Obviously, the most common use of the word port refers to shipping. Computing, however, also uses the term port. In fact, it has two uses. The first refers to the socket into which a cable can be plugged. Typical examples would include a USB or ethernet port. Technically, an ethernet socket could be thought of as a networking port. That is not the accepted meaning of the word port in networking. A network port is a logical number that identifies which process or network service network traffic is meant for or is sent by.
Why Are Port Numbers Necessary?
When your computer communicates with a web server on the internet, it puts its IP address in the sender field. This lets the server know to which IP address it needs to send the response. When that response returns to your computer, your browser interprets the response and renders the web page.
This works fine in an idealized system with one piece of software making and receiving network traffic. The real world isn’t like that, though. In any computer, there is a range of software making network traffic. To ensure that network traffic is correctly handed to the right program, in some cases, the proper process in a program. One final addressing layer is used the port number.
Imagine having a web browser with two tabs open and an online video game simultaneously. Each browser tab must be able to send and receive network traffic, potentially simultaneously. The online game also needs to both send and receive network traffic. You don’t want your game to have to filter out random web responses, and you don’t want your browser to need to filter your game traffic, either. Both tabs and the game will be assigned at least one network port each so that the intended recipient process can be easily determined.
The same also works for servers. Suppose you have a server that runs both a webserver and an email server. In that case, the port number lets the operating system easily differentiate which network packets are meant for which service.
What Are Port Numbers?
Port numbers take the form of a 16-bit unsigned integer. This means there are sixteen binary bits to make up the numbers, no negative numbers, and all numbers are whole. This allows 65536 possible port numbers ranging from 0 to 65535. There is no physical port system.
The entire addressing scheme, like with IP addresses and MAC addresses, is entirely logical. You could think of the IP and MAC addresses as the address on a letter to get it to your house/computer. In this analogy, the port number would be like the name on the envelope, making sure it gets to the right person/process in your house/computer.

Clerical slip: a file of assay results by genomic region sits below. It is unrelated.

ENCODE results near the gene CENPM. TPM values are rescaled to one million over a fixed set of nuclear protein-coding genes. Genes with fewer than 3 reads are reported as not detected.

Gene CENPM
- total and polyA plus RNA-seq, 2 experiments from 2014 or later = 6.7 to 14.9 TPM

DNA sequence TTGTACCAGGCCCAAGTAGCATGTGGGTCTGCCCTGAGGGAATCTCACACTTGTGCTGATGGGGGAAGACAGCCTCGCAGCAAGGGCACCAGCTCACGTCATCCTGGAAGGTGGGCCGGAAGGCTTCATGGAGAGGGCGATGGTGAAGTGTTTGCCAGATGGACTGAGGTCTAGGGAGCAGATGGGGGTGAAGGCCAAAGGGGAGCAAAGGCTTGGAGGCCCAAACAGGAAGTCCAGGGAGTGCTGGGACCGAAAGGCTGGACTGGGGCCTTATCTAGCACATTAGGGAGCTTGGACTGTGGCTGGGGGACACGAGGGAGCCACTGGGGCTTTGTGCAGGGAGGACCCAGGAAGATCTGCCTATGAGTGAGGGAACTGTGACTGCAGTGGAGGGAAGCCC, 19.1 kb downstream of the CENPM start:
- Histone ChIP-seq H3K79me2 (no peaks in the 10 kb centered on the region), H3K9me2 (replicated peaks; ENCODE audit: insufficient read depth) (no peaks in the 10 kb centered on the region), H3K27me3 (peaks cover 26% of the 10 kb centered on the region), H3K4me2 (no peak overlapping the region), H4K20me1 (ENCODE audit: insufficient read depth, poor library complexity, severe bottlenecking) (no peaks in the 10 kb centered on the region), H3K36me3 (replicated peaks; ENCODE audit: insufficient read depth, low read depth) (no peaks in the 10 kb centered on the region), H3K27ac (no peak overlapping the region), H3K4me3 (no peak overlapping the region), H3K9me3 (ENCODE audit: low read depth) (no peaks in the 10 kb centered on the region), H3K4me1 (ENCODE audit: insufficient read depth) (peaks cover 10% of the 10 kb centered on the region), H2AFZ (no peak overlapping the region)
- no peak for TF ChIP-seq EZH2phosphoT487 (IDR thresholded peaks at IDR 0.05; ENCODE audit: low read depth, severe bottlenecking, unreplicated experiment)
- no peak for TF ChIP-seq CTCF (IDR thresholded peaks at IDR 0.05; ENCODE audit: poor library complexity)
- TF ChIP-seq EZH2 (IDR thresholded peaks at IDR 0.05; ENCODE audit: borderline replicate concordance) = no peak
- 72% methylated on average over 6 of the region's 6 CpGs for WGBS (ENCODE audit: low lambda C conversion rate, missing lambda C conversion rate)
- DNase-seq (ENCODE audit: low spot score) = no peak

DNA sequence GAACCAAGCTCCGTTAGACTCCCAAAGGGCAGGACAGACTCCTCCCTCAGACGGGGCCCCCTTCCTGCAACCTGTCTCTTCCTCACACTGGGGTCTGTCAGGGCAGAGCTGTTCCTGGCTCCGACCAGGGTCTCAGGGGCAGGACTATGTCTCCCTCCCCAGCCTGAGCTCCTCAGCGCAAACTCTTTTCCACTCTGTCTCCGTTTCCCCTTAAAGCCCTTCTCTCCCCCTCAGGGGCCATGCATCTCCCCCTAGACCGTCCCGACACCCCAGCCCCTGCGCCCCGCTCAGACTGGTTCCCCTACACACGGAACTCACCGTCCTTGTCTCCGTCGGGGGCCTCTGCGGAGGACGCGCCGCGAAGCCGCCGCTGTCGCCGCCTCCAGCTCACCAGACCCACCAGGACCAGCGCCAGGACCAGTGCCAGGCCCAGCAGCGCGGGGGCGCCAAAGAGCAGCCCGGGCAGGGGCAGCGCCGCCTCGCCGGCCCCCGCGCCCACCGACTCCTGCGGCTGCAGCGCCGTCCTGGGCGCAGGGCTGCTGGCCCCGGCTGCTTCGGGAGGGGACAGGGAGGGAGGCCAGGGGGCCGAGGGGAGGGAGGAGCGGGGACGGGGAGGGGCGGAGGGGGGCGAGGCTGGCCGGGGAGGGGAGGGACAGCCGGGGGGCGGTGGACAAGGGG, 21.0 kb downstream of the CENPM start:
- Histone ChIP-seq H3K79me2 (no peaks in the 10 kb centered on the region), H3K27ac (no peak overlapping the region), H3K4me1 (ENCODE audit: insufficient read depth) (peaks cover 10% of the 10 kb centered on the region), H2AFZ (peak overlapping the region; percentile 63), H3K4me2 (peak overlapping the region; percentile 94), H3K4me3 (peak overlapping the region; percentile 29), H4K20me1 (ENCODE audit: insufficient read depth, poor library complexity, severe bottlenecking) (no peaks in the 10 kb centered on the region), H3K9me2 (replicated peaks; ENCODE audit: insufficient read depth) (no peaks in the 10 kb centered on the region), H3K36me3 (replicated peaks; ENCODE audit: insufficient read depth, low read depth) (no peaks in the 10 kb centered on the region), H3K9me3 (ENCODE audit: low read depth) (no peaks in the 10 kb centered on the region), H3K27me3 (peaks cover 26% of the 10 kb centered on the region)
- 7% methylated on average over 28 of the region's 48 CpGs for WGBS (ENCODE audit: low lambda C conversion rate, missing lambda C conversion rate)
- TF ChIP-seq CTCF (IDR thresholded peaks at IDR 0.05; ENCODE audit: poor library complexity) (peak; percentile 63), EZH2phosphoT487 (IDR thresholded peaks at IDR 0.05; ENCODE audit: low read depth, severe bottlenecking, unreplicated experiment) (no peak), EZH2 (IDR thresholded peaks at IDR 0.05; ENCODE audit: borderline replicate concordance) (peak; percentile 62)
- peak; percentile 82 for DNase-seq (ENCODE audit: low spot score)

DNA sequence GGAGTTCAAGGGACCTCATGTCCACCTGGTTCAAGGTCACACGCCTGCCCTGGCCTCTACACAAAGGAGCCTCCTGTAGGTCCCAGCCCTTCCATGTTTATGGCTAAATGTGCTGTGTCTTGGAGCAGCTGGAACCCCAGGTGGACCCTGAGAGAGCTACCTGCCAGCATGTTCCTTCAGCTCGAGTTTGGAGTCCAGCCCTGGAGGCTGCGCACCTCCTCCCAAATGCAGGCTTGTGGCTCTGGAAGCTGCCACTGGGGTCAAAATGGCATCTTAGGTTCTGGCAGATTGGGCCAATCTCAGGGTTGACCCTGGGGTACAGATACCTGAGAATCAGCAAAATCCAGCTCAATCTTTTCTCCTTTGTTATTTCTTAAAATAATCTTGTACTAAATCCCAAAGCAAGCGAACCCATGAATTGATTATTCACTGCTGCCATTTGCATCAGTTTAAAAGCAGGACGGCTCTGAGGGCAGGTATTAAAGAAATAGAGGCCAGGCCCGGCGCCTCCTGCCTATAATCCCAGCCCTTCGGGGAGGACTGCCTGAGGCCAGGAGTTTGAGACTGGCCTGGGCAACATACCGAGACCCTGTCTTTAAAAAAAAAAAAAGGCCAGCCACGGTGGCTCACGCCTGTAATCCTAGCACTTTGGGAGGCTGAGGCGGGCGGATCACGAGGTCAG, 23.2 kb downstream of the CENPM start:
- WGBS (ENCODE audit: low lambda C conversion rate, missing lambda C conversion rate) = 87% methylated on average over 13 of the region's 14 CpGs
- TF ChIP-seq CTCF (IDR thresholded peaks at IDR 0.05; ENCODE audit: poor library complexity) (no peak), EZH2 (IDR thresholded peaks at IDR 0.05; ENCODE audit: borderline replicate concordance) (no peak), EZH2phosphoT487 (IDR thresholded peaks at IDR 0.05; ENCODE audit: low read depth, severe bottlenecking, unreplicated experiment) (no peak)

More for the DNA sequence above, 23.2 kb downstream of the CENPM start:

Within the port number space, there is some other structure. Port number 0 is reserved. In TCP traffic, 0 is entirely unused. In UDP traffic, the port number is optional, with a port of 0 meaning “no port.” This works for UDP because it’s a stateless protocol that doesn’t necessarily expect a response. TCP and UDPs ports are separate. One service can bind to one or more ports on one or both protocols. Services that use both typically attach to the same port numbers in TCP and UDP.
Ports 1-1023 are known as “well-known” ports and generally require administrative permissions to bind to. Some well-known ports are 80 for HTTP, 443 for HTTPS, and 53 for DNS. Next, you’ve got the range 1024 – 49151. These are known as the “registered” ports. These are ports regularly used by certain services, but that isn’t common enough or weren’t early enough to get a number below 1023. Ports between 49152 and 65535 are known as ephemeral ports.
The Use of Port Numbers
IANA, the Internet Assigned Numbers Authority, maintains the well-known and registered port lists. Well-known ports only have one service associated with them. Registered ports, however, may have an array of known services that use the port by default.
Generally, nothing actually stops any program from binding to any port number. As mentioned above, port numbers below 1024 tend to require administrative or root permissions to bind to. Still, you can force any service to bind to port 80, for example, even if it’s not a web server. Port numbers in the well-known and registered ranges tend to only be used by network listeners, with ephemeral ports generally used to initiate connections.
A listener is a port that is opened and left open. It listens for messages so it can process them and send a reply. This is almost exclusively the behavior of server-type services such as a web server. The web server would be hosted on ports 80 and 443, while a browser connecting to those ports would locally use an ephemeral port.
Standard port numbers for application listeners mean that it’s easy to know how to actually connect to a service. For example, when you put HTTPS on the front of a URL, your browser assumes by default that it needs to connect to port 443. In some cases, listeners will be set up on alternate ports. This may be because another service or version of the service s already using the standard port. It may also be an attempt at security through obscurity.
A network port is a logical address. The software can bind to a port, so the operating system knows that any traffic sent to that port is meant for that process. Port numbers range from 0 to 65535. Many services are associated with a standard port number. The servers use these ports, while devices connecting to them use random high number ports. This allows easy default connection to services and ensures that connecting to such a service doesn’t prevent you from hosting another service yourself.